I had a long, painful conversation with my sister who understands what it feels like to lose a child; she has been my rock. I know how much it hurts her to see me in pain. When she asked me if I had prayed for God to take away some of my pain, I had to wonder why I was holding on so tightly to my grief.
I realized that because people were getting back to the business of living, I was afraid that my son would be forgotten. That would be like losing him all over again.
The next day, I awoke knowing that my son was sent here for restoration and reconciliation. In the 6 months he lived with us before he died, he learned to love himself, and accept that he was loved.
I’m so grateful that God sent him here to me before taking him home.
My son died in early December……. just writing that is so strange. But, as I begin to step back into my life, I have to be able to write it and to say it without falling apart.
It feels like I’m beginning a new phase, with an entirely new set of challenges. There are fewer “I have to get out of here now” moments (like being startled by a comment or deeply moved by an unexpected kindness); but I’m still mastering how to manage those times when I do lose it. My confidence increases each time I am able to hold back the storm until I am alone (which is one way I know I’m making progress).
Going back to work full-time requires that I “act normal” for longer and longer periods of time. No more waiting until I have enough energy to do something; I’m now bound by my schedule. And, knowing that people are counting on me adds an enormous amount of stress. All of this requires energy that I don’t always have (some days, I have only enough energy to get dressed). I honestly don’t know if I could have made it back without the support, patience and flexibility from my work team.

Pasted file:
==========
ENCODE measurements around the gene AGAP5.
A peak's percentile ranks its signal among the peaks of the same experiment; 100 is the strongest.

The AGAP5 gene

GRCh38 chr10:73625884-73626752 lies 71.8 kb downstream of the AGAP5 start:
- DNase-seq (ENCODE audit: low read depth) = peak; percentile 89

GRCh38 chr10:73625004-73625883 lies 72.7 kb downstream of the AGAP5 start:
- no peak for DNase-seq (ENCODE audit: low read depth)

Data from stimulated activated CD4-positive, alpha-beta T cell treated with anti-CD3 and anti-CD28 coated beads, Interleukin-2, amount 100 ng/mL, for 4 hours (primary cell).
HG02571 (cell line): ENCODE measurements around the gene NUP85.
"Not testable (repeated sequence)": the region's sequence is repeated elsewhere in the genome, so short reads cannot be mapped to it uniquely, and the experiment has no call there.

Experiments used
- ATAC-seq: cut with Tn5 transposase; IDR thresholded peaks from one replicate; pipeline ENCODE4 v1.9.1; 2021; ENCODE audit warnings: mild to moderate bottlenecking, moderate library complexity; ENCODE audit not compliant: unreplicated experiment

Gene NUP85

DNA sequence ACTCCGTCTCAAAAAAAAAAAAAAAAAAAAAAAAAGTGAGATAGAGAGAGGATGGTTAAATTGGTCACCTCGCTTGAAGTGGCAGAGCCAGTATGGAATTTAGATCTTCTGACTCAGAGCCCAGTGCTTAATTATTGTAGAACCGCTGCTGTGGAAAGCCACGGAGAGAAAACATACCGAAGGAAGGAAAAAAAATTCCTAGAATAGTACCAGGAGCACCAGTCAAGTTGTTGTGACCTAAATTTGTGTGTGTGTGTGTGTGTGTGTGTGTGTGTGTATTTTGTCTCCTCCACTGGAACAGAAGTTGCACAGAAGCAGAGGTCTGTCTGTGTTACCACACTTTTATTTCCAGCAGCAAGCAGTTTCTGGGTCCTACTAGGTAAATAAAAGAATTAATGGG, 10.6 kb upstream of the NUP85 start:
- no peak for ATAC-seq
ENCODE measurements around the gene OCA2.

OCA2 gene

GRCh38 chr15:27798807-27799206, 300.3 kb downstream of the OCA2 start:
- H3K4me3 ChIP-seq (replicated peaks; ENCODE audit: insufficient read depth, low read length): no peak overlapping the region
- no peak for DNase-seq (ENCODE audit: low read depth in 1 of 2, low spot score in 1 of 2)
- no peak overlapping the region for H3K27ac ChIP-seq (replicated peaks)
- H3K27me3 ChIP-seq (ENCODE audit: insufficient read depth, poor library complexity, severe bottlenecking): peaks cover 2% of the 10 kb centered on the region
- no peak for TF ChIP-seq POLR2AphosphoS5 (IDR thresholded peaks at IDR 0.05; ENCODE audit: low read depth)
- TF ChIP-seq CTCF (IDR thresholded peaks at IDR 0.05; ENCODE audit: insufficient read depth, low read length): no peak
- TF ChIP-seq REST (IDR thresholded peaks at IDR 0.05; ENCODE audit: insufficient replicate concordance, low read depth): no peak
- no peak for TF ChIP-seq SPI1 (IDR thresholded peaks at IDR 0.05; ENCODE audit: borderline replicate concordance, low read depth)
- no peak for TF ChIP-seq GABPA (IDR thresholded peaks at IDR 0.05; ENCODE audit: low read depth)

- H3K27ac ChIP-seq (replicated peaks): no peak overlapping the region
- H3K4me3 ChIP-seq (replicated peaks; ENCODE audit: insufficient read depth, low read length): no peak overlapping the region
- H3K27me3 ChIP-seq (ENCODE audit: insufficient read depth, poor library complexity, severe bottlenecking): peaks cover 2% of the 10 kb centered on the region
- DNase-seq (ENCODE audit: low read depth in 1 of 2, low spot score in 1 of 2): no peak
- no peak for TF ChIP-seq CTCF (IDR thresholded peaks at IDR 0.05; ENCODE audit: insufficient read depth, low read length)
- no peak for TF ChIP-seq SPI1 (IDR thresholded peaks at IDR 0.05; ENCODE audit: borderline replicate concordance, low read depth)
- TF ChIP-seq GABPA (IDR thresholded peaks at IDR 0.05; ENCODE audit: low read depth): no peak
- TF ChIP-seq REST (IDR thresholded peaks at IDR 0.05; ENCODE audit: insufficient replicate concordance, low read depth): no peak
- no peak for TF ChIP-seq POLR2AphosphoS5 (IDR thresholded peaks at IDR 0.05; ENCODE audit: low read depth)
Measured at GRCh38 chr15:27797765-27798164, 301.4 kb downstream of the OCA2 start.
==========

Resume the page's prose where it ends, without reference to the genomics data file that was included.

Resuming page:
I am already a different person – at work and at home. I’m very comfortable with silence, and spend more time in my head than I do with other people. When I do interact with people, the conversations happen very differently. For me, the spaces between the words no longer need to be filled. When a topic is over, there is no rush to begin another. I’ve noticed that not everyone is entirely comfortable with extended silence.
This is one of my favorite quotes:
We fight for the right to grieve in a society that would rather we “get over it” in three days. Grieving God’s Way by Margaret Brownley
I used to get so angry when I felt people rushing me (advising me how to move on, or pushing me to cheer up and be grateful I had another son). Over time, my perspective has changed; people who care about you may not know what to say or how to say it, but they just want you to be OK. All of the wonderful people in my life – family and friends who have carried me with their love and support; I can almost feel their relief when I am having a good day. I know in my heart that their deepest wish is for me to feel better.
Right after my son’s accident, I could only recall memories of his last 6 months while living with us.
It is only recently that the early memories have returned: my son as a baby, toddler, adolescent, and teen – such heartbreaking images.
Allowing myself to remember what he was – to me and to others, takes me to a dark, lonely place. In this space, I have no wish to speak; to listen; or to invite anyone in. Time passes, much like you see in a movie when everything freezes; white noise and nothing-ness blocks the world from getting in. It is a seductive, solitary place…….and I find it very healing.
“Grief can’t be shared. Everyone carries it alone. His own burden in his own way.” Anne Morrow Lindbergh